„Most enterprise data are inaccurate and incomplete.“ (Dun & Bradstreet)
There is a great discrepancy between how good we think our data are, and how good that data actually are. A majority of surveyed companies have high or very high trust in their data, although poor data quality costs vast amounts of money due to unnecessary extra work, missed opportunities and poor decisions. Data quality goes hand in hand with master data, the concept of having a single reliable source for important corporate data. One common example where companies struggle with managing master data is customer information – as customers move, change names or telephone numbers, this data is often not updated by itself and therefore quickly becomes outdated. Not to mention that there may be different views on who is the customer: the buyer, the one who pays, or the holding company in case we are dealing with Business-to-Business sales? The problems with not having control over customer data range from mistakenly writing the wrong names when mailing sales offers or sending duplicate mails (mildly embarrassing) to missing out whole customer groups when making targeted offers or sending sensitive information to the wrong place (very embarrassing and potentially very costly).
Master data is often spread out on different systems and locations, especially in companies growing mainly by mergers and acquisitions and in decentralized structures. It is commonly quite out of date and frequently lack a way to track historical changes. Moreover, data input controls are often absent, and a rapid growth of data creation only magnifies the data quality issues. Summarized, poor master data harms any efforts to become a data-driven organization as trust in the data is easily eroded. According to a survey by Dun & Bradstreet, the following challenges are mentioned as the most important:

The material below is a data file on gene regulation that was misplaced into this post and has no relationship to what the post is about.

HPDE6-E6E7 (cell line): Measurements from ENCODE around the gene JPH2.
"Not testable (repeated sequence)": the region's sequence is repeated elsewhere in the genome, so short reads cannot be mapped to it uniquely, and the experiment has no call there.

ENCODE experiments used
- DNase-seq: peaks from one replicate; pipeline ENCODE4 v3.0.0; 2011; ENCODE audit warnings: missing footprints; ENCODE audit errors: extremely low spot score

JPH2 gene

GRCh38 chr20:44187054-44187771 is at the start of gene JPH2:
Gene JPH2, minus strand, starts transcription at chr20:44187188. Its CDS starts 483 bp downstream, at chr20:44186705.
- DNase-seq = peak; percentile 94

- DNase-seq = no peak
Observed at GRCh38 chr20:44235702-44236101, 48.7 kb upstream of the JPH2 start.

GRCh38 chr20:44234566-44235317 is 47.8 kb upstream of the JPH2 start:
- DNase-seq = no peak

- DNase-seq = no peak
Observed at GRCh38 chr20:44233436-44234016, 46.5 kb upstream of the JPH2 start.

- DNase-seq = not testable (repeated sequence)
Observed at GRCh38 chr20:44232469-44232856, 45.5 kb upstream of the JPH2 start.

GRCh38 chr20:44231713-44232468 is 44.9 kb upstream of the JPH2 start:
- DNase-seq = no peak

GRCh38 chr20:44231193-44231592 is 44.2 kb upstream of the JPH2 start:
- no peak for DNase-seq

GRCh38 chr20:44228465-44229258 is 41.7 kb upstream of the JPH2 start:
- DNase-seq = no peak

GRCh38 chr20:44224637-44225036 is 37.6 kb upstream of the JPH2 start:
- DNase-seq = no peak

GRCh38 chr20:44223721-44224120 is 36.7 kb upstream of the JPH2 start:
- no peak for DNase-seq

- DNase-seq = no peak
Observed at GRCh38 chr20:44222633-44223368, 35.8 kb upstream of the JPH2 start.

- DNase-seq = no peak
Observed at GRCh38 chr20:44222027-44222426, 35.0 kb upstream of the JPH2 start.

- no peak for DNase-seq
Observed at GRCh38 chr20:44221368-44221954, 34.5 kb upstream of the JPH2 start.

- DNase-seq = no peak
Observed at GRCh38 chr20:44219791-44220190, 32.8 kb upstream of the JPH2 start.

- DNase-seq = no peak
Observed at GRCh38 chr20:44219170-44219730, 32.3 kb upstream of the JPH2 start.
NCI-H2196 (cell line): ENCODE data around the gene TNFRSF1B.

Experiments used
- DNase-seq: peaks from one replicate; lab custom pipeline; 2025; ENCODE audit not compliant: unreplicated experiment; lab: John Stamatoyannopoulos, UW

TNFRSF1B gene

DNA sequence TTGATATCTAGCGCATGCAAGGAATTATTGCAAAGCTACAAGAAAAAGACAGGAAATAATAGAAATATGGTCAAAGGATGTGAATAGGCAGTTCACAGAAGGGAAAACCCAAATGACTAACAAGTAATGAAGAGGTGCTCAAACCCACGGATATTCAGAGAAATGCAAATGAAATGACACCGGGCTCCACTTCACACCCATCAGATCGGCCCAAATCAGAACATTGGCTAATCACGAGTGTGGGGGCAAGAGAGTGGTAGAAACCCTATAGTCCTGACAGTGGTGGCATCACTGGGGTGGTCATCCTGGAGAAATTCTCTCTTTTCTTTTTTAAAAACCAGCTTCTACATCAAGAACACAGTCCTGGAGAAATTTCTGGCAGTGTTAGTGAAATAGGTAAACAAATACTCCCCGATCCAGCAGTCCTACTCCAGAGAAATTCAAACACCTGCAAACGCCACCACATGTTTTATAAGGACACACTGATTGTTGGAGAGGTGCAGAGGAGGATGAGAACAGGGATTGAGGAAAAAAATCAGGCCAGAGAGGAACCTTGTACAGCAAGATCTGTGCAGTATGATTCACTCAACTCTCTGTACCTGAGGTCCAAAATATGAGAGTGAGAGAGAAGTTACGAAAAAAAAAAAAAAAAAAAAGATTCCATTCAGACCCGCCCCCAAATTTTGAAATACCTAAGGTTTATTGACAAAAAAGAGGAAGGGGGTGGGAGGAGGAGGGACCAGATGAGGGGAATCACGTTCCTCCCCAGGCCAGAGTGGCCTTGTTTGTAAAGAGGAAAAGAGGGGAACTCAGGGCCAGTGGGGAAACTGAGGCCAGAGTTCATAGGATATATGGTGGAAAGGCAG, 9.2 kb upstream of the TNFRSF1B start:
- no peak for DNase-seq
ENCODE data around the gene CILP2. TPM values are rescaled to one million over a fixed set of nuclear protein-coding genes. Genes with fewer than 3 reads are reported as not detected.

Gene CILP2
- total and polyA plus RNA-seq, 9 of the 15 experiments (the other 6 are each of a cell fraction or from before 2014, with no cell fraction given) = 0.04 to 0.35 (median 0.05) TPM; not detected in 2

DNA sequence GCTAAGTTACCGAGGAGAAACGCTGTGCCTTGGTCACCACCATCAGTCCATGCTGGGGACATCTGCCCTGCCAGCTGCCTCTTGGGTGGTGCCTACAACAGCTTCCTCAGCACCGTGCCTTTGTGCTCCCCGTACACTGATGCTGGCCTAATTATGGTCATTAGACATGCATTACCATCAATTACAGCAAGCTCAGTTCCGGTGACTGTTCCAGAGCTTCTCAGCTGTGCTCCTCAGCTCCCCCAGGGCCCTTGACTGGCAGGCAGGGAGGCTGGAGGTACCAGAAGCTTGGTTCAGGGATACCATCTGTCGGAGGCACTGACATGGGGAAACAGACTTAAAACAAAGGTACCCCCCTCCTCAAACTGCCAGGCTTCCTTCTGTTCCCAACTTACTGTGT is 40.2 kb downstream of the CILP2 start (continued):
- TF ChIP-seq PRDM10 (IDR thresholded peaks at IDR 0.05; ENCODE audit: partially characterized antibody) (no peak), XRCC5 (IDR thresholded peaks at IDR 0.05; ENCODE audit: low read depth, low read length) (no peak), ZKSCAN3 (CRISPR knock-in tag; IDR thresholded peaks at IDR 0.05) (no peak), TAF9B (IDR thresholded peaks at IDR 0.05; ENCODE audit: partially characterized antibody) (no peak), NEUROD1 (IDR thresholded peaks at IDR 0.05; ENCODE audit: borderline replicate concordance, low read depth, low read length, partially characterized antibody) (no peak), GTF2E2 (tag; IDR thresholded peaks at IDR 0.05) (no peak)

Mastering your data
There is however a way forward even though the task can seem overwhelming. As for so many other governance-related topics, it starts with ownership. Responsibilities and roles must be defined, and all master data should have an owner with mandate to decide about definitions and naming conventions. Integration efforts should be made to provide the master data as a technical service to the rest of the organization, in some cases also syncing it with other systems. Some data can be purchased, such as customer address details or geographical data (settling debates such as whether to write U.S., USA, U.S.A. or United States of America). One should also set measurable, concrete objectives for the initiative and follow up on the progress.
A master data initiative can never be a one-time effort. Even with the most perfect master data systems, it is a battle against time. Data quality work is a never-ending task. Frequently made, it is luckily much easier, as long as root caused issues are properly investigated and solved. It is also a domain with well-developed frameworks and methods, so guidance and best practices are available.
Having reliable master data – single source of truth – is a great help for successful Self-Service analytics. Trust in the data is of huge importance to spread analytical thinking and behavior across an organization. And when it comes down to the dollars-and-cents, well-governed master data vastly reduces the data cleaning and correction efforts needed by every single business analyst using it.
Want to know more about how to become the master of your data? Feel free to contact us – as digitalization experts, we may have some knowledge to share.